• "The Brain has Corridors"
    • "Far safer, of the Midnight Meeting / External Ghost"
    • "That Cooler Host"
    • "unarmed, one's a'self encounter - in a lonesome"
    • "Ourself behind ourself, concelaed - / Should startle most";
    • "The Body - borrows a revolvers ? He bolts the door"
  • My life had stood - A Loaded Gun
    • "And carried Me away"
    • "every time I speak for him"
    • "Tis better than the Eider-Duck's Deep Pillow"
    • "For I have but the power to kill, / without - the power to die"
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self

  • Context
    • Began to seclude herself in 1850 - aged twenty - spent a great deal of time exploring her own mind and questioning herself
  • Critics
    • Byron - "the dangers of confrontation within the mind"
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Pain

  • It was not death, for I stood up
    • Explores grief by comparing it to the afterlife, describing it using unpleasnant abstract concepts
    • "Not fire - for just my feet could keep a Chancel cool"
    • "It was no frost, for on my Flesh / I felt Sirocos" 
    • "As if my life were shaven, / And fitted to a frame" 
    • "could not breath without a key"
    • "Grisly frosts - first autumn morns Repeal the Beating ground"
  • After great pain, a formal feeling comes
    • 'Nerves sit ceremonious, like Tombs'
    • 'The feet mechanical, go round'
    • 'This is the Hour of Lead'
    • 'First chill, then stupor - then letting go'
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Pain

I felt a funeral, in my brain

  • Dickinson imagines how uncomfortable it would be to be concious at her own funeral
  • "Kept treading - treading - till it seemed that Sense was breaking through"
  • "A Service, like a Drum / Keep beating - beating"
  • "then a Plank in Reason broke"
  • "And hit a world"

Go to him! Happy letter!

  • Dickinson explores heartbreak by adressing her true feelings to a letter that will not reveal these feelings to the man she is in love with
  • 'Tell him the page I didn't write'
  • 'And left the verb and pronoun out'
  • 'For it would split his heart'
  • 'And you - got sleepy - and begged to be ended'
  • Critic
    • 'found a melody for mental pain and apprehension' - J. S. Porter
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Death context

  • lost many friends 1880s  - Charles Wadsworth, Judge Otis P. Lord, and Helen Hunt Jackson - 
  • lost her nephew Gib, her father and her mother.
  • Victorians had facination with death and took mourning seriously
  • Typically, one or more grieving relatives would surround the bed waiting to hear the last words, signifying the transition from this world to the next.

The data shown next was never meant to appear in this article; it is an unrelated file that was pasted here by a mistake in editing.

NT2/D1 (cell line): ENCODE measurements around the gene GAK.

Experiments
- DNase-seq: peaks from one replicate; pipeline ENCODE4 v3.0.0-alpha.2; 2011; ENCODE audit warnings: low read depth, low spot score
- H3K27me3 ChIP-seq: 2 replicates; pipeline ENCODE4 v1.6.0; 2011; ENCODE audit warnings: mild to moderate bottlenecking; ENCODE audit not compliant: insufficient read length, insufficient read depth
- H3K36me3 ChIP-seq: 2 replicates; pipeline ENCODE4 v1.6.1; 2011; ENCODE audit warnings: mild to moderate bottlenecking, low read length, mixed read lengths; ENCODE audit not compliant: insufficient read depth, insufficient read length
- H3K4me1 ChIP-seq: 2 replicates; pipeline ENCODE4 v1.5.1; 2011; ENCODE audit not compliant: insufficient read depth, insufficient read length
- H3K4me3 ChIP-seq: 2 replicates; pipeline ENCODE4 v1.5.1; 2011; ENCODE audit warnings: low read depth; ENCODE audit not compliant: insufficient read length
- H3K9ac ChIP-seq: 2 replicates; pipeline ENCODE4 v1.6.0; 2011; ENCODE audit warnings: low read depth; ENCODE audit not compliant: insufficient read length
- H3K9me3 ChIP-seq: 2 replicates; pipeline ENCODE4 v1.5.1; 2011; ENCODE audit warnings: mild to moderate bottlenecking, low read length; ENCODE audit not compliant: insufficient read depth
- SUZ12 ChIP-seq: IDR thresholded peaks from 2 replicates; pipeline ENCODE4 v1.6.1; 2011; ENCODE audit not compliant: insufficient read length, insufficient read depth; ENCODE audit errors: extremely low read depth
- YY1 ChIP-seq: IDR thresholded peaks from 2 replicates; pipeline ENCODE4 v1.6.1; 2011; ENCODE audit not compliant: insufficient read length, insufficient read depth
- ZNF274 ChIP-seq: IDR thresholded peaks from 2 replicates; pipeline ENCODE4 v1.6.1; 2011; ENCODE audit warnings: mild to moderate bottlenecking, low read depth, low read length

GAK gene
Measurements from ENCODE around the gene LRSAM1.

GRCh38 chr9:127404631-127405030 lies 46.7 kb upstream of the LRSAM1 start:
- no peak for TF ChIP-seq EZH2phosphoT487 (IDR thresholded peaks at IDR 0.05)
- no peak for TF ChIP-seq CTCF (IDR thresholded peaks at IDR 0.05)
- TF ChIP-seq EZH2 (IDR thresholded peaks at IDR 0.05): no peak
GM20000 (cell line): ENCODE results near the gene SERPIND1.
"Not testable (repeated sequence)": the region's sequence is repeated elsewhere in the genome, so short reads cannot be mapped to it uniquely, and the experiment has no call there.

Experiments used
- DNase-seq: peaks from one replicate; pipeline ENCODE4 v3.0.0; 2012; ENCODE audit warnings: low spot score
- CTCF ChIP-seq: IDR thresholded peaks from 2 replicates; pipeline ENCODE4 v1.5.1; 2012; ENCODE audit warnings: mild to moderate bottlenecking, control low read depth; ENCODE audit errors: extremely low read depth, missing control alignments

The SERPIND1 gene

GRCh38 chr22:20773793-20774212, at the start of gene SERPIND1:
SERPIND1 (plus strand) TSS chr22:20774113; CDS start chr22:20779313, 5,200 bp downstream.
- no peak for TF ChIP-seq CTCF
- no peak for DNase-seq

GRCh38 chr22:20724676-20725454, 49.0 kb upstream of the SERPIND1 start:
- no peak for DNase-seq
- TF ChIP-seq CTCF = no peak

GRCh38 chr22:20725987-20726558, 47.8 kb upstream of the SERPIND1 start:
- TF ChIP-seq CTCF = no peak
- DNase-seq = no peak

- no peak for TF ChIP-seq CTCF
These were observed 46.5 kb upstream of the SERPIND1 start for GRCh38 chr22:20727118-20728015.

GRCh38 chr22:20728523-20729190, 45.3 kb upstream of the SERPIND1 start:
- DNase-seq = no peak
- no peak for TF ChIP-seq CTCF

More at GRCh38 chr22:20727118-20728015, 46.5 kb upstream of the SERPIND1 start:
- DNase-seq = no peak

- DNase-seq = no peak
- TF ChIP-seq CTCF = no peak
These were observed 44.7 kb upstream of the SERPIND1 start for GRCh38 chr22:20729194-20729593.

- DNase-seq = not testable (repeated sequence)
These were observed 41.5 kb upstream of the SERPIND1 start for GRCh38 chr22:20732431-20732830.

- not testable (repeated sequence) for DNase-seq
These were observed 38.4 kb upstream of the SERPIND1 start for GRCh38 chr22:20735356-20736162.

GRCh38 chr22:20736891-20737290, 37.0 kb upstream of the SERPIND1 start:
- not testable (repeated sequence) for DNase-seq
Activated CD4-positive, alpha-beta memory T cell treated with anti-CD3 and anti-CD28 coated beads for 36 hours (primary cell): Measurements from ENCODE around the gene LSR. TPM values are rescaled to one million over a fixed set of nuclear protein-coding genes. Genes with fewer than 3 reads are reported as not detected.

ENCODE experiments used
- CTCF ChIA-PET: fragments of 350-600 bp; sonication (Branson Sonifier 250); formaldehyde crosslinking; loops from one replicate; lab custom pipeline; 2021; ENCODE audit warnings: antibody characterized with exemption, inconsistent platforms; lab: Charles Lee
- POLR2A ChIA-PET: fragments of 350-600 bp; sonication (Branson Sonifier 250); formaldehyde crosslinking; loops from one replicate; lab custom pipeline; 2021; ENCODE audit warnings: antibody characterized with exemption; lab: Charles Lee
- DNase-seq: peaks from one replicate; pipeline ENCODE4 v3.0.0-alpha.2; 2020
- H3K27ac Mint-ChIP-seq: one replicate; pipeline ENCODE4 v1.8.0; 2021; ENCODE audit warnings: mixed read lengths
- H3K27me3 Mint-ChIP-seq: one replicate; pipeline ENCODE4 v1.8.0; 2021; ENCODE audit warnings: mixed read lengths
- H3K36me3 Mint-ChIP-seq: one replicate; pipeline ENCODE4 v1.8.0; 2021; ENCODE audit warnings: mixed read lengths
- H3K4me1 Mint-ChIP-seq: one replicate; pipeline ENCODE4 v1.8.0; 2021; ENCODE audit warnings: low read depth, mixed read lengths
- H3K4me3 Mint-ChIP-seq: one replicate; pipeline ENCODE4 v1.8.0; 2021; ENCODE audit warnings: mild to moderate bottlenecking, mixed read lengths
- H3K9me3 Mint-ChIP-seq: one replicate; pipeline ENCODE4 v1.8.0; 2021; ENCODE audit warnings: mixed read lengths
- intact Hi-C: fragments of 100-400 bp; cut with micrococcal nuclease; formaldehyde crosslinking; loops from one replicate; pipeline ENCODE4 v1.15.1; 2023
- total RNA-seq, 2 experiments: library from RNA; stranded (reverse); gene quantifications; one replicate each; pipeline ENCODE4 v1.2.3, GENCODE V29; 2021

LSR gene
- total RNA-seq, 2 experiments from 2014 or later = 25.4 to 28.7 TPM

• Photographs, death masks and portraits of the recently deceased were also produced, jewelry that utilized a locket of the dead person's hair.
  • Women wore a plain, black dress made of a drab, blended fabric, which covered the entire body, including a cap. Black ribbon was tied to their underwear. 
  • After two months, two flounces could be added to the skirt. 
  • After one year, the women could switch their dress fabric to silk colored in lavender, mauve or violet. 
  • They were also forbidden from socializing during this 28-month period.
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Religion Context

  • Brought up in a Calvinist household - attended religious services  family at Amherst's First Congregational Church 
  • Congregationalism predominant denomination of early New England. 
  • Amherst College itself was founded in 1821 by Congregationalists to educate more young men for Christian ministry - father was one of the founders 
  • Dickinson received her own Bible from her father at age 13.
  •  Her familiarity with the Bible and her facile references to it in letters and poems have long impressed scholars.
  • Ministers from the church were regular guests at the Dickinsons' house, and several became close friends
  • 1800-1830s - Second Great Awakening - family and friends proffessed beliefs
  •  Dickinson ultimately did not join the church
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Self/Mind and Pain context

  • Self/Mind 
    • began to seclude her self  at twenty years old in 1850s - spent most of her time inside the Homestead exploring her mind and writing poetry
  • Pain
    • Nursed mother for seven years
    • Austin married her friend Susan Gilbert nd moved the Evergreens - very close to both of them
    • Heart break - possilbe romantic feelings for  Judge Otis Phillips Lord - wrote many letters to him